We approach the construction of Executive Order No. 9066 as we would approach the construction of legislation in this field. That Executive Order must indeed be considered along with the Act of March 21, 1942, which ratified and confirmed it (Hirabayashi v. United States, supra, pp. 87-91) as the Order and the statute together laid such basis as there is for participation by civil agencies of the federal government in the evacuation program. Broad powers frequently granted to the President or other executive officers by Congress so that they may deal with the exigencies of wartime problems have been sustained. And the Constitution when it committed to the Executive and to Congress the exercise of the war power necessarily gave them wide scope for the exercise of judgment and discretion so that war might be waged effectively and successfully. Hirabayashi v. United States, supra, p. 93. At the same time, however, the Constitution is as specific in its enumeration of many of the civil rights of the individual as it is in its enumeration of the powers of his government. Thus it has prescribed procedural safeguards surrounding the arrest, detention and conviction of individuals. Some of these are contained in the Sixth Amendment, compliance with which is essential if convictions are to be sustained. Tot v. United States, 319 U. S. 463. And the Fifth Amendment provides that no person shall be deprived of liberty (as well as life or property) without due process of law. Moreover, as a further safeguard against invasion of the basic civil rights of the individual it is provided in Art. I, S. 9 of the Constitution that ''The Privilege of the Writ of Habeas Corpus shall not be suspended, unless when in Cases of Rebellion or Invasion the public Safety may require it.'' See Ex parte Milligan, supra.

We mention these constitutional provisions not to stir the constitutional issues which have been argued at the bar but to indicate the approach which we think should be made to an Act of Congress or an order of the Chief Executive that touches the sensitive area of rights specifically guaranteed by the Constitution. This Court has quite consistently given a narrower scope for the operation of the presumption of constitutionality when legislation appeared on its face to violate a specific prohibition of the Constitution. We have likewise favored that interpretation of legislation which gives it the greater chance of surviving the test of constitutionality. Those analogies are suggestive here. We must assume that the Chief Executive and members of Congress, as well as the courts, are sensitive to and respectful of the liberties of the citizen. In interpreting a wartime measure we must assume that their purpose was to allow for the greatest possible accommodation between those liberties and the exigencies of war. We must assume, when asked to find implied powers in a grant of legislative or executive authority, that the law makers intended to place no greater restraint on the citizen than was clearly and unmistakably indicated by the language they used.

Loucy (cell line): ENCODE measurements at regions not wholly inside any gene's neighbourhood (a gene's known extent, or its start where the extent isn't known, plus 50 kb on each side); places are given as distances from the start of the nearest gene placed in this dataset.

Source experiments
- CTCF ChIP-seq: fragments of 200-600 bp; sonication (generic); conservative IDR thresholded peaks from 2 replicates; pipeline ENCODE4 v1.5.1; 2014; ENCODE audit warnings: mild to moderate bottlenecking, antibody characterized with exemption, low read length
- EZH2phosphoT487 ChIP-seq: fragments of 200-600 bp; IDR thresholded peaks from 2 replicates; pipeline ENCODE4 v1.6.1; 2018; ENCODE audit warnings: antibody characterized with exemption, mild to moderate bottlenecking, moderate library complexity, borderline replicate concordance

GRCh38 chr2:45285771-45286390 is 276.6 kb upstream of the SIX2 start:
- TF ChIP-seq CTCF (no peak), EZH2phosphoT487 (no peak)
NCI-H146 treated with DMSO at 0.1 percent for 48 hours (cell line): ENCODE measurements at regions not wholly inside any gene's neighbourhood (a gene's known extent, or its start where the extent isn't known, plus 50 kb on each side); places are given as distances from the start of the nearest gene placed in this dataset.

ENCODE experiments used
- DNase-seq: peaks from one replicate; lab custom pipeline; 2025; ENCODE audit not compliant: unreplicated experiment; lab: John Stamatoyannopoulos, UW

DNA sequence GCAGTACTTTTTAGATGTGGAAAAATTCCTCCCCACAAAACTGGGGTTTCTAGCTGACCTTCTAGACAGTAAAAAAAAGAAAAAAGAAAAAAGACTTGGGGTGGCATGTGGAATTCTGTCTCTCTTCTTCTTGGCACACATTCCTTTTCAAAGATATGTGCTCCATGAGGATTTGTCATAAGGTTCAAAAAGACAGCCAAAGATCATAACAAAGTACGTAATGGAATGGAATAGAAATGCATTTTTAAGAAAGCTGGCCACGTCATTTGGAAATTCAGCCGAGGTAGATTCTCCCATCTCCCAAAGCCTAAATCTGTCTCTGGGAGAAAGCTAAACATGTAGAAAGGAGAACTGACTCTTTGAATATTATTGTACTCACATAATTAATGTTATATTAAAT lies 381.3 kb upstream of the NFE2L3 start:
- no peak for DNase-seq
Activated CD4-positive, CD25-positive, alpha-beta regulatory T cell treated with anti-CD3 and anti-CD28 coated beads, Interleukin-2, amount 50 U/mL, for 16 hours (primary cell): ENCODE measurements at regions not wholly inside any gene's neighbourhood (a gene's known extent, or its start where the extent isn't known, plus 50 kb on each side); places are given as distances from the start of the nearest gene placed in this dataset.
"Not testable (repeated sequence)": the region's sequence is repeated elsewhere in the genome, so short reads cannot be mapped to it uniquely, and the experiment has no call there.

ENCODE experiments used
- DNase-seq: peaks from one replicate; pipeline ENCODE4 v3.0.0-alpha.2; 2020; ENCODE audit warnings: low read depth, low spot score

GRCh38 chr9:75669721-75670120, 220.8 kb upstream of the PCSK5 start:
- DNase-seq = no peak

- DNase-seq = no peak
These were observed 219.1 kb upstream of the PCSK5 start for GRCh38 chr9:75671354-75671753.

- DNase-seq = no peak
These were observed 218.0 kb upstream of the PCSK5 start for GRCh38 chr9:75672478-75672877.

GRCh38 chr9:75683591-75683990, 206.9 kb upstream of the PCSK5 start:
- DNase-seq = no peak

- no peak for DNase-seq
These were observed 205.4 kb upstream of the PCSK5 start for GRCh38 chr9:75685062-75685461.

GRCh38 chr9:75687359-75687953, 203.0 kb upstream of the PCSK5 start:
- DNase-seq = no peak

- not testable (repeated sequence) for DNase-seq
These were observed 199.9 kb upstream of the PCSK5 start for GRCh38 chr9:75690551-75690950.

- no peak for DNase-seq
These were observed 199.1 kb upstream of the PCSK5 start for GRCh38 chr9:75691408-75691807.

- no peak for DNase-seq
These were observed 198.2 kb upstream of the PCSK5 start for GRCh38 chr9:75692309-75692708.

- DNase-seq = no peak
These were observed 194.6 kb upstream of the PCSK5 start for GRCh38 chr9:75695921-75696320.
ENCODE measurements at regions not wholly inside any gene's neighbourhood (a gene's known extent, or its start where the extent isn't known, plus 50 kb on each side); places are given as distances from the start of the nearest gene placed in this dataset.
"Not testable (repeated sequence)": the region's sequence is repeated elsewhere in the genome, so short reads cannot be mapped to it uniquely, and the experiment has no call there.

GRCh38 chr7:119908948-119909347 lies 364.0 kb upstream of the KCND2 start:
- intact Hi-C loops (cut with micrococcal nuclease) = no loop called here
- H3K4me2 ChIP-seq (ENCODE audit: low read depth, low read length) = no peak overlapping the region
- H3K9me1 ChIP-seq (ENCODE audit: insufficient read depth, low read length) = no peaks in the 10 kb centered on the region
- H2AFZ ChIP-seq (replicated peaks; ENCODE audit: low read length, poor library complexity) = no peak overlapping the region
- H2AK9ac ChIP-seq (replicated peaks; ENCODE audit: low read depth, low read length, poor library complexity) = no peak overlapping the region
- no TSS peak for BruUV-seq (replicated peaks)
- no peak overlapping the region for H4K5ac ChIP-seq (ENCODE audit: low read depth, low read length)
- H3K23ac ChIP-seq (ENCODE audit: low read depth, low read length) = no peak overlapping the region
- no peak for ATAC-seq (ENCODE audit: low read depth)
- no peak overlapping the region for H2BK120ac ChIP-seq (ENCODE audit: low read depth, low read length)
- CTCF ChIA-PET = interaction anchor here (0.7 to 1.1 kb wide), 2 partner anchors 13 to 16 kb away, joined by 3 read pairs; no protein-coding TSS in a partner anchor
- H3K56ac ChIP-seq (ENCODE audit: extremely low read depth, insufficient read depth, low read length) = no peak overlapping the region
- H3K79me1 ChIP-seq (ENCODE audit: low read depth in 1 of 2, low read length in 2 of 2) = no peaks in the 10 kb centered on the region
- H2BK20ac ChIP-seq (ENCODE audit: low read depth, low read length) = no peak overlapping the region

The Act of March 21, 1942, was a war measure. The House Report (H. Rep. No. 1906, 77th Cong., 2d Sess., p. 2) stated, ''The necessity for this legislation arose from the fact that the safe conduct of the war requires the fullest possible protection against either espionage or sabotage to national defense material, national defense premises, and national defense utilities.'' That was the precise purpose of Executive Order No. 9066, for, as we have seen, it gave as the reason for the exclusion of persons from prescribed military areas the protection of such property ''against espionage and against sabotage.'' And Executive Order No. 9102 which established the War Relocation Authority did so, as we have noted, ''in order to provide for the removal from designated areas of persons whose removal is necessary in the interests of national security.'' The purpose and objective of the Act and of these orders are plain. Their single aim was the protection of the war effort against espionage and sabotage. It is in light of that one objective that the powers conferred by the orders must be construed.